Holding it all together
Naomi Delap outlines ‘Holding it all together’, a project aimed at understanding the human rights issues experienced by perinatal women facing severe disadvantage
How do women experience care during pregnancy, birth and early motherhood amid severe disadvantage? And how do those experiences relate to women's rights to safe and appropriate care, dignity, autonomy and choice, and respect for private and family life?
It was these questions that led Birth Companions and Birthrights to embark on joint research, funded by the charitable foundation Trust for London, exploring the experiences of women in London and the professionals who care for them.
Two years later, we are launching ‘Holding it all together’, a project that seeks to capture the reality for both women and professionals. The title is a direct quotation, taken from one of the specialist midwives who took part.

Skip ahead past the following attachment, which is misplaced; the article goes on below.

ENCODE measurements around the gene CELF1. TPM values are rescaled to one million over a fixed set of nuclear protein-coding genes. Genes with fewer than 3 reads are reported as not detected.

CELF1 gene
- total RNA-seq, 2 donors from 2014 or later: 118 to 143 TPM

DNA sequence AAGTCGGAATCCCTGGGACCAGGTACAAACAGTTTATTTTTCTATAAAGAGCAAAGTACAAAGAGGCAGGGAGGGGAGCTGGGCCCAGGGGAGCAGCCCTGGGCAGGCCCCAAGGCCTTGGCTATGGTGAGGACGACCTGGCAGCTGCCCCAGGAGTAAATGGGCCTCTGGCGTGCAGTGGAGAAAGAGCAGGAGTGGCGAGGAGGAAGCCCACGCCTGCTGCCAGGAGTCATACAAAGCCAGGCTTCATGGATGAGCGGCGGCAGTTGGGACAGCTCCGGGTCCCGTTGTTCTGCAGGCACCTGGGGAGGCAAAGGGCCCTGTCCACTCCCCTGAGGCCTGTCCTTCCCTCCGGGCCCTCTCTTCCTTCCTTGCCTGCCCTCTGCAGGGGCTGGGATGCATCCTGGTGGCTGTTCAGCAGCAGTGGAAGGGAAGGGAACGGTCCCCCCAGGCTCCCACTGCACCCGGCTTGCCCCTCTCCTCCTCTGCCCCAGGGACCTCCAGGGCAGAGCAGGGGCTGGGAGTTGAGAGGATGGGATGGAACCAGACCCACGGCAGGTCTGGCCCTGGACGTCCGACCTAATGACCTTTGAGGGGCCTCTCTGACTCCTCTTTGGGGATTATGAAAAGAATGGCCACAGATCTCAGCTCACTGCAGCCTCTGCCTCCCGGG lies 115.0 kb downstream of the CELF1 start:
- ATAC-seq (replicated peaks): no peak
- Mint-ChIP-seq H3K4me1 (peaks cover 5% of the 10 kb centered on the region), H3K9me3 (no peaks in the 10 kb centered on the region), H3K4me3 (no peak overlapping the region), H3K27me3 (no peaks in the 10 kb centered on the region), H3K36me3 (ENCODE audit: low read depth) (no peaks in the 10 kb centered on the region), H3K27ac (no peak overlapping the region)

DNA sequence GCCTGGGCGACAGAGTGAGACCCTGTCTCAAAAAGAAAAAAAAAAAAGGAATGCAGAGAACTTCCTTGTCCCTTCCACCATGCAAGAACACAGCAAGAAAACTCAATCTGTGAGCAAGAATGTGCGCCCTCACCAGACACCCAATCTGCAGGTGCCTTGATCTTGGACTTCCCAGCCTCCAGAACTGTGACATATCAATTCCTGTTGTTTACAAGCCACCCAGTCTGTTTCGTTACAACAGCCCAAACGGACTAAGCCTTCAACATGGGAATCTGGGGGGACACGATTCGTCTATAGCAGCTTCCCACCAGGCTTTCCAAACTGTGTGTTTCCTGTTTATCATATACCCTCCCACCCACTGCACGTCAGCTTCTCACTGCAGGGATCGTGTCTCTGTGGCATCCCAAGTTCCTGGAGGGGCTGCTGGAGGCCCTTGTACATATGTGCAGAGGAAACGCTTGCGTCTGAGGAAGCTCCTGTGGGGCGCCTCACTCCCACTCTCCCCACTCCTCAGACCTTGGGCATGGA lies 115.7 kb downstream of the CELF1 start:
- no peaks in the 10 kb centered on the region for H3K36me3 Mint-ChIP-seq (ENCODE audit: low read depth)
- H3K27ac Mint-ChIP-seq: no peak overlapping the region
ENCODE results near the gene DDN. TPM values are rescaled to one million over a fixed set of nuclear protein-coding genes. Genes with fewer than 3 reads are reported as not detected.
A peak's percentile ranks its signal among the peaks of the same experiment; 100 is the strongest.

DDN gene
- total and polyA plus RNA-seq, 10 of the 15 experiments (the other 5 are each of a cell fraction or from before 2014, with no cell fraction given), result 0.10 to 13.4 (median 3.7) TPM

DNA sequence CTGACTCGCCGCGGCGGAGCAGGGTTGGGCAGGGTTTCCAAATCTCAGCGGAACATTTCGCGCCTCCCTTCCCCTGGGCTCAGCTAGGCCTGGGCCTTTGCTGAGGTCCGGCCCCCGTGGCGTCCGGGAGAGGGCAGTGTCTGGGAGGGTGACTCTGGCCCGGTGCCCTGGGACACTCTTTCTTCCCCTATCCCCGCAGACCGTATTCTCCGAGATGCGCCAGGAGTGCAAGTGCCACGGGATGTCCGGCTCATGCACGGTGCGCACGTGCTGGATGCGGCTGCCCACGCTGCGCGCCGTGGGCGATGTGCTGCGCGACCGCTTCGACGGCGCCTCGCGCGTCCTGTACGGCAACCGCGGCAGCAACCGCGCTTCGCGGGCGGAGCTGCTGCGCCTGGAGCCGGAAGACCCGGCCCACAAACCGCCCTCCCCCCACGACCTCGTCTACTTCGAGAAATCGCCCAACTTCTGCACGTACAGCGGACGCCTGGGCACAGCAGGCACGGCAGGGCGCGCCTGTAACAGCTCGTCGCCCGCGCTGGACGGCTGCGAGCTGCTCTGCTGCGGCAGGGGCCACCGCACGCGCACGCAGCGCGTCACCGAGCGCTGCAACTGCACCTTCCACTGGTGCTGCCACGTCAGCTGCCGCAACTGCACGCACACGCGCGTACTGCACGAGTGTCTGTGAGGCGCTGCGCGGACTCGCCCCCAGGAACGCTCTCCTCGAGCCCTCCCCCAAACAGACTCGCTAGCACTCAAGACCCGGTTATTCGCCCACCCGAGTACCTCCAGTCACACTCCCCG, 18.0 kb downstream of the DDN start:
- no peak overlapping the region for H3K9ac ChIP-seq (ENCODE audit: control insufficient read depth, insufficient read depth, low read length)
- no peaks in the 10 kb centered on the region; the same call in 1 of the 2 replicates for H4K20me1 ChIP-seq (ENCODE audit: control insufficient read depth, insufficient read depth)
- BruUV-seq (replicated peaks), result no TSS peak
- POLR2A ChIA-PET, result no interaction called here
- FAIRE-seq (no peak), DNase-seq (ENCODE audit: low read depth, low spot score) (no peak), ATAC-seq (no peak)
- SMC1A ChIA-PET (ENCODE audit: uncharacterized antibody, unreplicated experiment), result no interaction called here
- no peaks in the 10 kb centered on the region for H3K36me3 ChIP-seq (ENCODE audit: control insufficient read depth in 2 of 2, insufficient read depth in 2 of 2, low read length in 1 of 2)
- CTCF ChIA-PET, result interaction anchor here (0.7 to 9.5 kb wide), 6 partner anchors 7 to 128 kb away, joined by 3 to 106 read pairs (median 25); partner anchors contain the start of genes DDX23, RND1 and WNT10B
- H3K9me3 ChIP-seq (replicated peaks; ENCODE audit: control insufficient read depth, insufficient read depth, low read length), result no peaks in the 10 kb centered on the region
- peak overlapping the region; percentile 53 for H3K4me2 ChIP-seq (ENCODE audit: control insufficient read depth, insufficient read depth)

The report brings together insights from 12 in-depth interviews with women who faced significant disadvantages during their perinatal journey, ranging from mental health issues, housing problems and domestic abuse, to substance misuse, poverty, asylum-seeking, immigration, trafficking and many more. We also interviewed 26 midwives, health visitors, family nurse practitioners and birth supporters. Their views have much to tell us all about what women in the most difficult circumstances need from the maternity system, what they feel they get, and the factors that make it easier and harder to support them. Without making use of these insights and the growing base of evidence gathered from women experiencing multiple disadvantages, we will struggle to realise the commitment to addressing health and social inequalities that was made in the NHS Long Term Plan (NHS, 2019), or the ambitions of Better Births (National Maternity Review, 2016) to provide safer, kinder, more personalised care.
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